Somewhere in March, Leimomi from Scroop Patterns sent out a call for pattern testers for her new pattern. The Selina blouse is a 1910’s style blouse.
As it happened, I had a length of blue cotton in my stash which was (once upon a time) meant for a 1910s style blouse for history bounding. I also had time to make it within the timescale for testers, so I signed up!
I’d been eyeing Scroop Patterns for a little while already, I just hadn’t had the occasion to try any out yet. I’ve also been reading Leimomi’s blog (https://thedreamstress.com/) for years, it was one of the things which got me into historical costuming. Plus, I met her when I was in NZ for work before pandemic times, and she’s a lovely person! All in all, I was really happy to be able to join in as a tester here, and work with one of her patterns.
As tester, we’re sent a first version of the pattern and instructions. Our first deadline was the mock-up stage, to report general fitting issues. For me, the fit was pretty good, but the peplum was too narrow. I have rather wide hips compared to my waist, so the peplum didn’t quite fit. Please note that this issue might be resolved in the final pattern! The main point of us testing was to figure out how the pattern worked on diverse body shapes.
Based on tester input, we then got sent some fitting/adjustment instructions and help, and I could get started on the actual blouse! I picked view A, with the false lapels and collar. In the actual blouse I ended up lengthening the sleeves just a little bit (I have wide shoulders for my size) and widening the peplum at the bottom for more hip flare.
The blouse itself sewed up very nicely. In general, I was very impressed with the instructions and the pictures, which made it very clear what to do. The blouse has a number of different types of seams, which can be finished in different ways, and the pattern gives you several options including historical notes. I folded some seams into themselves, and zigzagged others. I also chose to top-stitch whenever possible, in white, for a little bit of contrast.
For the buttons, I debated between using pearls or metal, both coming from my stash. In the end, I picked the metal ones, both because they’re a little bit more neutral with the blouse and the white top-stitching, and because I have more of the pearls than I’d need and those are good for other historical projects too.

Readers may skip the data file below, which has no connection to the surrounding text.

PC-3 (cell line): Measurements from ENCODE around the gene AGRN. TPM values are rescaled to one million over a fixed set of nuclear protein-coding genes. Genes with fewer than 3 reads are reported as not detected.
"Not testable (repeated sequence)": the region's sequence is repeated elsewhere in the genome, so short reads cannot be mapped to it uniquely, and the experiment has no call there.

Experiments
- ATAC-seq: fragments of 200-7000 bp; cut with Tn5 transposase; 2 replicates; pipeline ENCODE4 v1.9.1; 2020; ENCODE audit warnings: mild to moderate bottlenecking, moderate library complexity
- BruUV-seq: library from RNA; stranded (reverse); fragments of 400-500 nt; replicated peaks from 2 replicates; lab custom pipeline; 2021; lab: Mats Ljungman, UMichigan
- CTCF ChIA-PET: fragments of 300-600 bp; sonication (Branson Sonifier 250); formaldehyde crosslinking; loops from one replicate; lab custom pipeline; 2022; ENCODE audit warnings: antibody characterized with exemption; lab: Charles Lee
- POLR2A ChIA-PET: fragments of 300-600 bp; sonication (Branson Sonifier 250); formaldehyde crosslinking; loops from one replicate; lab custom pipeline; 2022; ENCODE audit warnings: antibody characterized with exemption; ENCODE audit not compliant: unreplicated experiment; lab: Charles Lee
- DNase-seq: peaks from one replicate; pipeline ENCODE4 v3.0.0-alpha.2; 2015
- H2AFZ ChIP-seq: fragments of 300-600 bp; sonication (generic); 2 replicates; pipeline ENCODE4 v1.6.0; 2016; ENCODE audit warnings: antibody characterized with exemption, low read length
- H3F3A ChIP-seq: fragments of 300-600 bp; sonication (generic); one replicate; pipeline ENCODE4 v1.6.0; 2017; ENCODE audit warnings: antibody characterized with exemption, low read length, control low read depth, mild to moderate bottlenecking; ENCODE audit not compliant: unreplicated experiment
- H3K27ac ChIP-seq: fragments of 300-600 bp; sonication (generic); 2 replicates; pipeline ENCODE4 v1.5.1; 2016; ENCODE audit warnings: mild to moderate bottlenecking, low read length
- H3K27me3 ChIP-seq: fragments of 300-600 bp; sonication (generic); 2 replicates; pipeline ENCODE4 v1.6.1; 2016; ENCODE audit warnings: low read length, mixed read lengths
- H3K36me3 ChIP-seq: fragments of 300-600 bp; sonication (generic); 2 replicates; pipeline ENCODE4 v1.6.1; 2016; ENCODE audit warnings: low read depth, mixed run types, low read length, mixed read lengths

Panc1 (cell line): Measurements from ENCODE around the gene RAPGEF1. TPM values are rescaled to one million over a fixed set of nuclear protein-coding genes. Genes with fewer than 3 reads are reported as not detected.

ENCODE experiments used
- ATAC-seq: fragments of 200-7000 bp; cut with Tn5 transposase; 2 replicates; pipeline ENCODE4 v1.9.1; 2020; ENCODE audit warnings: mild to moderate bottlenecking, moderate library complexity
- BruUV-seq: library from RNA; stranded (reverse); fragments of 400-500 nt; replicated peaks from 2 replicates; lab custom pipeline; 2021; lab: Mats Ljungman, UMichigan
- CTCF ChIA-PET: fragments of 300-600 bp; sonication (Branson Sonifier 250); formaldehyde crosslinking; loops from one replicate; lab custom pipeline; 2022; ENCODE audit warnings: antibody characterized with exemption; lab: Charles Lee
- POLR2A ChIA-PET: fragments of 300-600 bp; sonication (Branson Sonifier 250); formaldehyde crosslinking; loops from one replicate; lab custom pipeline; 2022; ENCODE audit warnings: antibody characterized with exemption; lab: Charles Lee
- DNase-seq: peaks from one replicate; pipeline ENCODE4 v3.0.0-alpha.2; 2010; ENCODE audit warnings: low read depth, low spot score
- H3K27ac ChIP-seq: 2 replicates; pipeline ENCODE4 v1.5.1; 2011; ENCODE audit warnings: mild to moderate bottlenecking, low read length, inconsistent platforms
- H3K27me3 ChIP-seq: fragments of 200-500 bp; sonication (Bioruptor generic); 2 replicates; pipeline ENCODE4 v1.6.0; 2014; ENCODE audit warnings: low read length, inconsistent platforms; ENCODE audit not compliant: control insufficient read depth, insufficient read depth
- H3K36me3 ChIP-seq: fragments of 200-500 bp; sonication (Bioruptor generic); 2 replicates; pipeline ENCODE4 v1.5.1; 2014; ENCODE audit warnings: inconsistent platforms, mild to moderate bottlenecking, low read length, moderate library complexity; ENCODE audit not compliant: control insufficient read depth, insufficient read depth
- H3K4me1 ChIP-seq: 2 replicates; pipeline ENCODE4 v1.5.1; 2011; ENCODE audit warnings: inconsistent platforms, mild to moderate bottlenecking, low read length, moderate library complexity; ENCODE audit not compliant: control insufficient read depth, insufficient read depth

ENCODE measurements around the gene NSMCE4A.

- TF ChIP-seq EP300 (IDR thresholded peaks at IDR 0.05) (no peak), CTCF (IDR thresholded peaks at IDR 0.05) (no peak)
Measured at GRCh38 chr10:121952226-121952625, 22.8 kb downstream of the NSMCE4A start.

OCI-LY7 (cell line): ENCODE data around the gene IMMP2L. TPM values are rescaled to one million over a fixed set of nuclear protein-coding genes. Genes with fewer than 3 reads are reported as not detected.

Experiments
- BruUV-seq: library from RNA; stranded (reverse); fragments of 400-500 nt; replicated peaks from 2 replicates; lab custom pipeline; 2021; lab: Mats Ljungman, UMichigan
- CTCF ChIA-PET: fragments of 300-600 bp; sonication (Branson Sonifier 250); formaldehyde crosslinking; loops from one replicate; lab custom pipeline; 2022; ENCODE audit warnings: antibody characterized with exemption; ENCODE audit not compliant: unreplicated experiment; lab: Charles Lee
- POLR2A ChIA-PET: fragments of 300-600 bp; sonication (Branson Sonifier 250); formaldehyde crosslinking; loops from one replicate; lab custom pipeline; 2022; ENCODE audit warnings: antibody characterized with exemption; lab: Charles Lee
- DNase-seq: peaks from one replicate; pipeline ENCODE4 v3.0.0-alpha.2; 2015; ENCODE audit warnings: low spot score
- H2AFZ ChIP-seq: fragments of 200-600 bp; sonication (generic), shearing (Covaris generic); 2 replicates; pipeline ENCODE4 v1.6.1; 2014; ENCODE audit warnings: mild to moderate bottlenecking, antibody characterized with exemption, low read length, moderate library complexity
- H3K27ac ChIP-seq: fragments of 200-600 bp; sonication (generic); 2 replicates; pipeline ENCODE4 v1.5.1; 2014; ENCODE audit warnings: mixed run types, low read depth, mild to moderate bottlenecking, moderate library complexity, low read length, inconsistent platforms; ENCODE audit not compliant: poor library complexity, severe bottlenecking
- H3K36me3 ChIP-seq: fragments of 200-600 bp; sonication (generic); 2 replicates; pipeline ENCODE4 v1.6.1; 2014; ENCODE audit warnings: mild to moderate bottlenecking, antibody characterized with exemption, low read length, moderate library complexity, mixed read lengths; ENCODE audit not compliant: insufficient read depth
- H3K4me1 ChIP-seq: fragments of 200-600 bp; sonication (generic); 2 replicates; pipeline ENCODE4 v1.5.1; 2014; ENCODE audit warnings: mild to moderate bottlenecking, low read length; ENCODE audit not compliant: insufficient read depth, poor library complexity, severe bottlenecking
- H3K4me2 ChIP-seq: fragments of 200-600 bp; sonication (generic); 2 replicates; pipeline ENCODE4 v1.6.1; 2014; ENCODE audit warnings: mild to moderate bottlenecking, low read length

For the pictures, I wore the blouse with my blue wool circle skirt. Because I’m wearing the skirt on top of an extra petticoat, the peplum was still a bit tight with all the skirts, and I decided to just tuck it in. This works quite well, although it is best with a belt as the waistline is just a smidge high, so to hide the waistline peeking above the skirt band. I’m mostly planning to wear this blouse in a history-bounding setting, but now I know that if I want to start an 1910’s outfit, I’ve already got one piece!
So cute! And of course a 1910s outfit is needed. 😉 I have multiple Henrietta Maria dresses from one of Leimomi’s patterns and I love them. If you need a suggestion of other patterns of hers to try I would definitely recommend that one. It’s so neat that you met her in person, too! It’s nice to support people and small businesses, especially when you have a personal connection!
Thanks! Good to know about the Henrietta Maria :). It felt a bit odd to reach out at first, as we’d never really interacted, but I’m still very happy I did. It’s such a special thing to meet people you can connect with over hobbies like this all around the world :).
That is such a cute blouse, and it looks so good on you! I’ve been reading The Dreamstress blog recently for the first time, and I’m wowed by all of the amazing stuff Leimomi has done/is doing! Will you be testing her 1910’s skirt pattern too?
Thank you! Her blog is a wonderful place :). I won’t be testing the skirt pattern, as I’m in the middle of some other projects, but I’m definitely keeping it in mind in case of future 1910 endeavors! I’m looking forward to seeing what people make with it.
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